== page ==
Bear attacks hunter who shot it with bow and arrow in Minnesota

Paramedics rode quad bikes to reach the injured hunter deep in the woods

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The Independent US

An enormous black bear mauled a hunter who had shot the creature with a bow and arrow and tracked it into dense woodland in Minnesota on Saturday afternoon.

Craig Lindstrom, a firefighter and friend of the victim, described how he and his fellow experienced “hunting buddies” shot the bear on Friday. Fearing the animal’s meat would spoil in the evening heat, the group waited for four hours before using the bear’s blood trail to track it several miles from their base camp.

When they found the injured creature in a swamped area, it charged - clawing and biting the victim, Lindstrom told NBC Kare 11.

The victim told officers he tried to fend off the bear by stabbing it with a hunting knife.

Using first aid skills learned as a Chicago City firefighter, Lindstrom lead his friend out of the woods northeast of the village of Duxbury, northern Pine County, where the group was able to call Pine County Sheriff’s Office.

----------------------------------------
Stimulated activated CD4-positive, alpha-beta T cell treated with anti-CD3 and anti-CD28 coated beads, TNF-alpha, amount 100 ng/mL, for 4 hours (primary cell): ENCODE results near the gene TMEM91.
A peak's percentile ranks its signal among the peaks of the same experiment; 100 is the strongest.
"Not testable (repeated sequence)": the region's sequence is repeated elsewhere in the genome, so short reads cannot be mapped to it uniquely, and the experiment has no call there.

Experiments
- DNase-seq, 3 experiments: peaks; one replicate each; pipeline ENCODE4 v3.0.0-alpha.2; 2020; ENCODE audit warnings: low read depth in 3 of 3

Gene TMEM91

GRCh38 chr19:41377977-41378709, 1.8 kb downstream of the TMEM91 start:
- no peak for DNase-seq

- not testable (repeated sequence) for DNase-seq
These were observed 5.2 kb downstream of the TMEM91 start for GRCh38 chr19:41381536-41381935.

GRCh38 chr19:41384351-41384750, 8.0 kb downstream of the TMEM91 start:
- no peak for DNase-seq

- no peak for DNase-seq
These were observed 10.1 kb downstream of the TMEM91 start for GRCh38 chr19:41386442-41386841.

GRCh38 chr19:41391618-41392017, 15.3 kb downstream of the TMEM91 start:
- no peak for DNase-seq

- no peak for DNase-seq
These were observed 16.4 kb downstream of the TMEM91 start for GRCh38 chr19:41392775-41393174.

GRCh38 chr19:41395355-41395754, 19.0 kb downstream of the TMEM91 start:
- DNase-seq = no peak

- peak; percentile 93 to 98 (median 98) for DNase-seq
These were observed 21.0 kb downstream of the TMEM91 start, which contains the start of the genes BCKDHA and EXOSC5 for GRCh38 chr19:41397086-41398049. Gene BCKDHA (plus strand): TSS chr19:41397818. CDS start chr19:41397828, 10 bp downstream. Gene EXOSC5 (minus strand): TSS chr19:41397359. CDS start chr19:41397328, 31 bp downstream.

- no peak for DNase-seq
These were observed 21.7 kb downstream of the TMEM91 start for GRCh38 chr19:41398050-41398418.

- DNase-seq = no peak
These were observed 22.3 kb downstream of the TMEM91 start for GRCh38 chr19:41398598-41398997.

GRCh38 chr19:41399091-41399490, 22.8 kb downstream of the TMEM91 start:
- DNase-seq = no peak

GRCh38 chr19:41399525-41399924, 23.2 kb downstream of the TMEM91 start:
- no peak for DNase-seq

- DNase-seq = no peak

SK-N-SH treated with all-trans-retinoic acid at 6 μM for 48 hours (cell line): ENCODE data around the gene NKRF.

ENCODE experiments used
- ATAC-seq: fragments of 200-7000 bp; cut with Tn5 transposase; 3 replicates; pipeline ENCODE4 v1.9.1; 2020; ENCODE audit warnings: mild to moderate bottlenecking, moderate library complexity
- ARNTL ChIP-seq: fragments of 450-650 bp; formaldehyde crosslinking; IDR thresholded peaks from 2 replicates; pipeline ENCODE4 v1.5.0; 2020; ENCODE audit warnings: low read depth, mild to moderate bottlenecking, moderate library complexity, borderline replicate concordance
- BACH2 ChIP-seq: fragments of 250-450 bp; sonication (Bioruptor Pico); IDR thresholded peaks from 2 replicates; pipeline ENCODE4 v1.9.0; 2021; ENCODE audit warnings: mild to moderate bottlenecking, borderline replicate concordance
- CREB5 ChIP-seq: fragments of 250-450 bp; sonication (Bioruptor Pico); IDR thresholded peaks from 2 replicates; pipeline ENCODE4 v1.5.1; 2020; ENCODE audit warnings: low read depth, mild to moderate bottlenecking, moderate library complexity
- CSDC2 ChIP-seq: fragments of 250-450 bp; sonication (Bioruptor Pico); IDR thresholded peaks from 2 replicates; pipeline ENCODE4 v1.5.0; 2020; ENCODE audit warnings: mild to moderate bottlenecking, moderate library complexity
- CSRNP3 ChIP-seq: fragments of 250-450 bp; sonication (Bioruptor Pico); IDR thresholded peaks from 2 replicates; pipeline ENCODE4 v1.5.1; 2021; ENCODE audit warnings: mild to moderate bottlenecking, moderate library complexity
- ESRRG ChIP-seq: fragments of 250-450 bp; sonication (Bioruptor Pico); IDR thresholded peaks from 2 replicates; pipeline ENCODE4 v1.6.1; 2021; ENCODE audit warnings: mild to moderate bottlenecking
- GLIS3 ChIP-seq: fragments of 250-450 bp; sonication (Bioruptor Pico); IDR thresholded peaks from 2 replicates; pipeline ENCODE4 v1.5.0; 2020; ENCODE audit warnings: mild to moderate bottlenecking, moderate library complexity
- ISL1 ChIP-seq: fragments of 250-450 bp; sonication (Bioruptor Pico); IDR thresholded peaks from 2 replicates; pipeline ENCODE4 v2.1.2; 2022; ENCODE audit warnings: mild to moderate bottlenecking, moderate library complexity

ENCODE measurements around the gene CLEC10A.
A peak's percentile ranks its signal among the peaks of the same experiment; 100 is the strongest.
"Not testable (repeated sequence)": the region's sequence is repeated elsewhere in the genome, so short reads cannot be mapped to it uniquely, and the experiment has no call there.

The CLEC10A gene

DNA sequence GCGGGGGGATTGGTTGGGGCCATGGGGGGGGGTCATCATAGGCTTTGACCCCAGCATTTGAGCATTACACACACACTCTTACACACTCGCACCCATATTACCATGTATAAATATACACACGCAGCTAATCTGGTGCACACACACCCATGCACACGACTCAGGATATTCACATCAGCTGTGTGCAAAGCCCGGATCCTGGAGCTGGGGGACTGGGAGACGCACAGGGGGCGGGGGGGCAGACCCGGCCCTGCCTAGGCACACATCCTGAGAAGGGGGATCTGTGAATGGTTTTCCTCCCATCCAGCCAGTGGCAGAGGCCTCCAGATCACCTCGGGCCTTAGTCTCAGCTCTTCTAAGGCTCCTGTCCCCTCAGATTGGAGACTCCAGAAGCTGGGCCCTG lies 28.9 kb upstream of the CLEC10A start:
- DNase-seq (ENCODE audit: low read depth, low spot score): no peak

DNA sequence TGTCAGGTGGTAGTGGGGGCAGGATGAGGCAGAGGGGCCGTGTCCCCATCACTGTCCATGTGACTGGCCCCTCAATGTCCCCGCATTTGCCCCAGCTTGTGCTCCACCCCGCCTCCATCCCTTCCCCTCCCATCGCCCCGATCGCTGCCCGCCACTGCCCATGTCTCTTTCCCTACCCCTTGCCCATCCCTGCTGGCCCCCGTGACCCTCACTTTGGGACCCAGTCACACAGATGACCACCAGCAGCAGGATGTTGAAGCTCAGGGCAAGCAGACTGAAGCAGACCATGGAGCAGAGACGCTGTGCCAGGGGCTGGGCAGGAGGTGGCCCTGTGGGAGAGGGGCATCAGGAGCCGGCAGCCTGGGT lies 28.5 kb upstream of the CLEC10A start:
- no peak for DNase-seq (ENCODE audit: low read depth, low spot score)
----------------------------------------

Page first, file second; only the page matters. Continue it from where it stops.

“His will to keep going forward, I thought he was dead 10 to 15 times. He would fall down and he told us about telling his parents, his fiancée, his kids — tell them I love them,” Lindstrom told the broadcaster.

Arriving at the scene deep in the woods, the authorities soon realised paramedics would need quad bikes to reach the injured hunter.

Lindstrom told reporters his friend had since undergone surgery at North Memorial Hospital, having suffered two broken arms, wounds on his face, jaw, stomach and legs. The man is in stable condition, according to officials.

“You go into the woods, not thinking this will ever happen, legally and humanely go after a bear you shot, and it turned bad,” said Craig Lindstrom, of Wyoming, Minnesota.

Police said they did not find the bear, as they believed it did not pose a threat to the general public, and the incident is currently under investigation.

But Lindstrom claimed that after the victim stabbed the bear to death, the group spent five hours dragging the animal's carcass back to camp, and plan to mount its head as a reminder of the ordeal.

Lindstrom said that he hopes his friend will heal in time for deer hunting season from September to December, and claims the group has not hesitation over going back.

"We live for this. We live for, not necessarily shooting anything, the camaraderie, the being in the woods but doing it the right away and having fun," said Lindstrom.

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